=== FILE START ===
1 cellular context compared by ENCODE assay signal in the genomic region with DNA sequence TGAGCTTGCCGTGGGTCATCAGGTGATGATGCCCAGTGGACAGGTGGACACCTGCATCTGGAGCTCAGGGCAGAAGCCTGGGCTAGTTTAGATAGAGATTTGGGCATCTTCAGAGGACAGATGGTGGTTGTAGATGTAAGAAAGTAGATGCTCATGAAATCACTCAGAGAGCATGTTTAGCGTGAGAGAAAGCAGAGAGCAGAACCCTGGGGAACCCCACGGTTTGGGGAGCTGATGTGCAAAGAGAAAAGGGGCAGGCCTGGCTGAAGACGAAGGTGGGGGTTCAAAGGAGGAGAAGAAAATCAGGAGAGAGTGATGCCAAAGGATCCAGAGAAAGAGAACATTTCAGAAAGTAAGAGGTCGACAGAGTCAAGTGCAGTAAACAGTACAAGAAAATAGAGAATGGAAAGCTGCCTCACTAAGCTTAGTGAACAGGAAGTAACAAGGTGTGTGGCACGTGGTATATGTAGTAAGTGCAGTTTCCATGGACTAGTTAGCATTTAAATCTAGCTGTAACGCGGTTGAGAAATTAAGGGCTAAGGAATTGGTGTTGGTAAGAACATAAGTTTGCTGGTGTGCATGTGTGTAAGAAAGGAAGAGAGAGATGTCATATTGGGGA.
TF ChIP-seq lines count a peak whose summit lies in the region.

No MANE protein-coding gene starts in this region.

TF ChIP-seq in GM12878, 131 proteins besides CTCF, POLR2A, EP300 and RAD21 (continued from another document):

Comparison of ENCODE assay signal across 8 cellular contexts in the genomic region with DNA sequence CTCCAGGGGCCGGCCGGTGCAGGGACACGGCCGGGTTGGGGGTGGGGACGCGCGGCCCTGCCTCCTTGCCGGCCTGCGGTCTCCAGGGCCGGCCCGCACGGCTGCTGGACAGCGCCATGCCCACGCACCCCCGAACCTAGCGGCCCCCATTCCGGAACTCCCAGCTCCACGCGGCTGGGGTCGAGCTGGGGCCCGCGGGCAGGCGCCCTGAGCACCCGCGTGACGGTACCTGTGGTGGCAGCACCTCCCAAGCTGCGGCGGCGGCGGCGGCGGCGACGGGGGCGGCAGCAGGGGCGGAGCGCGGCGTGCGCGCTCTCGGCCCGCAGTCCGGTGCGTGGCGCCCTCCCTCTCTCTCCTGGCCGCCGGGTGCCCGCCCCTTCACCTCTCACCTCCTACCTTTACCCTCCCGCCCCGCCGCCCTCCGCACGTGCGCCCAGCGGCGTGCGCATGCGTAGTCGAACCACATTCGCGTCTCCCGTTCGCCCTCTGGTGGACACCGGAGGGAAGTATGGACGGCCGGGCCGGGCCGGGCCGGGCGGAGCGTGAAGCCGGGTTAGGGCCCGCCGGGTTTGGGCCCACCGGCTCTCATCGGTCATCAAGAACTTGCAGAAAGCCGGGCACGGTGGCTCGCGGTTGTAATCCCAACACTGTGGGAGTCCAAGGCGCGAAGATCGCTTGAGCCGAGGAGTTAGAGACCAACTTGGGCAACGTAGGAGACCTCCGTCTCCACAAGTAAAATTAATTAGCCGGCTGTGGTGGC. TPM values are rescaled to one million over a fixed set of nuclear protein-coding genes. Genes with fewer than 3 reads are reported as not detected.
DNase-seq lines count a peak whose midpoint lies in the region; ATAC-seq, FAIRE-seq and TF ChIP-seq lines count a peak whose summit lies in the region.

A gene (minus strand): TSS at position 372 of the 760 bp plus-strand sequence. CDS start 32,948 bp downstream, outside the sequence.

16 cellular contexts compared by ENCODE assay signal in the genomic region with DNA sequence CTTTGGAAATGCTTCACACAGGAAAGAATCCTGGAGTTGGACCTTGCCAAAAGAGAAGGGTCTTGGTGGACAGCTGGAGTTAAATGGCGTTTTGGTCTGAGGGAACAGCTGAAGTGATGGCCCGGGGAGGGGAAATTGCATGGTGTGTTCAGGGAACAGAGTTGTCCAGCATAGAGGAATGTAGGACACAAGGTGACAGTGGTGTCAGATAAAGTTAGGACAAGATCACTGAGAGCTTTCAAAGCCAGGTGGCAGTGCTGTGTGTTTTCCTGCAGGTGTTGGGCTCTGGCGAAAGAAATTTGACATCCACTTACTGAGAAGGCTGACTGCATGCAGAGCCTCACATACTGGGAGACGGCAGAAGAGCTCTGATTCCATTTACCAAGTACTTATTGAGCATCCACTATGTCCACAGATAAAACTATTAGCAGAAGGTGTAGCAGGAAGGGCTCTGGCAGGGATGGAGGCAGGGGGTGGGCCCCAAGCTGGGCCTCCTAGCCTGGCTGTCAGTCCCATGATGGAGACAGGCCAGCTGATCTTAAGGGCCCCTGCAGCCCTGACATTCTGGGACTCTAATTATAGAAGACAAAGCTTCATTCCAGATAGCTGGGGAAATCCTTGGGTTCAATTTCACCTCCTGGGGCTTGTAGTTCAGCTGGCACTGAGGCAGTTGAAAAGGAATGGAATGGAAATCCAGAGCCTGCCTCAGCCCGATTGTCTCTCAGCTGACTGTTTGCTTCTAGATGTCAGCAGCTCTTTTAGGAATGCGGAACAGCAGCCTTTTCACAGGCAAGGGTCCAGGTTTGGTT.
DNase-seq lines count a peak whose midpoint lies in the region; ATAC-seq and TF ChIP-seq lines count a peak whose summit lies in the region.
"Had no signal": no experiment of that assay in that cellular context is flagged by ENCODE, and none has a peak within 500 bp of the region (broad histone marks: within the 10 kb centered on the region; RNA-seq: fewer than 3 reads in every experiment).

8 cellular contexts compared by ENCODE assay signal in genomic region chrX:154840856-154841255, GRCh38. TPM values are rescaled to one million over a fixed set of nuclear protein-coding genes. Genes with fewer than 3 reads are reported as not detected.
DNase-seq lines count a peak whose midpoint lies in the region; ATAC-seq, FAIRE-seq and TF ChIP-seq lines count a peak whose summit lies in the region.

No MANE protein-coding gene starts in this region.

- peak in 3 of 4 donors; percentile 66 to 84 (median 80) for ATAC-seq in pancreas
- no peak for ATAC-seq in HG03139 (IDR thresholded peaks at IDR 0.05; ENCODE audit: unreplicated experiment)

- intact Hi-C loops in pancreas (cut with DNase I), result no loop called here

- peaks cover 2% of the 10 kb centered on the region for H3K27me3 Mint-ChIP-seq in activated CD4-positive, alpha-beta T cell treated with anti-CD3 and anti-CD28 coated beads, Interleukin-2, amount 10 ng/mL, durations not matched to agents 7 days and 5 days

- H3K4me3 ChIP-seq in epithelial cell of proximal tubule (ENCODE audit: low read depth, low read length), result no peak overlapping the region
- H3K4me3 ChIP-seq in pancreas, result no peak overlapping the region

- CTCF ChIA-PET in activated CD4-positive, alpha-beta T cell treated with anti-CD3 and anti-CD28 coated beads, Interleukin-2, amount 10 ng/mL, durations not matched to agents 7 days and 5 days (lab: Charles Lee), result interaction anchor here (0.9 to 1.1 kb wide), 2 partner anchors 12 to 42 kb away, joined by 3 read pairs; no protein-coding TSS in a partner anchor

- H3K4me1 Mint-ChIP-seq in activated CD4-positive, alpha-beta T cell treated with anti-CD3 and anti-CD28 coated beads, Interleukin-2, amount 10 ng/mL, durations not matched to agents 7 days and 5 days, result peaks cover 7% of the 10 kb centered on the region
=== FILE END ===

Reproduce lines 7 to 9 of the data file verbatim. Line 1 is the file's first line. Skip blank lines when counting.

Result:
A gene (minus strand): TSS at position 372 of the 760 bp plus-strand sequence. CDS start 32,948 bp downstream, outside the sequence.

16 cellular contexts compared by ENCODE assay signal in the genomic region with DNA sequence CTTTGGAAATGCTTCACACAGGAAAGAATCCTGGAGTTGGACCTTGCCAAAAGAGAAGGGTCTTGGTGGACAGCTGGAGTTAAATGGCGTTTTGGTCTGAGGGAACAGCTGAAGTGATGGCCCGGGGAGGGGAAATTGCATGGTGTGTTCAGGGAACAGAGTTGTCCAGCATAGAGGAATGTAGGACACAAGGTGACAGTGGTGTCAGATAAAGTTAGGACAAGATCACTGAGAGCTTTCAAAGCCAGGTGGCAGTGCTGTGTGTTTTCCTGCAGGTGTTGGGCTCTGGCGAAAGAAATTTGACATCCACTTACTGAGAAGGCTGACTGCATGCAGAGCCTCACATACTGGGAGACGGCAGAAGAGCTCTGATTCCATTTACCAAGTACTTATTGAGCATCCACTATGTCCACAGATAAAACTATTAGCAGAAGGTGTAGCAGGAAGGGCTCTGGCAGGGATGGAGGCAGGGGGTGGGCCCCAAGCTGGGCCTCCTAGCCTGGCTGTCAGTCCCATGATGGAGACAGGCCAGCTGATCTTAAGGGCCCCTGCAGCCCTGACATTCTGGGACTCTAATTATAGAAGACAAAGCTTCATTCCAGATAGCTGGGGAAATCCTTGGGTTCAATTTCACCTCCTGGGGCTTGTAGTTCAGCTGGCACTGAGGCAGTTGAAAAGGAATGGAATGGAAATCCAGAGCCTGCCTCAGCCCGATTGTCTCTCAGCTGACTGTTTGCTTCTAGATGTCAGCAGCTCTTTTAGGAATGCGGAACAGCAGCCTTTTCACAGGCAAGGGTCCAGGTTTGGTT.
DNase-seq lines count a peak whose midpoint lies in the region; ATAC-seq and TF ChIP-seq lines count a peak whose summit lies in the region.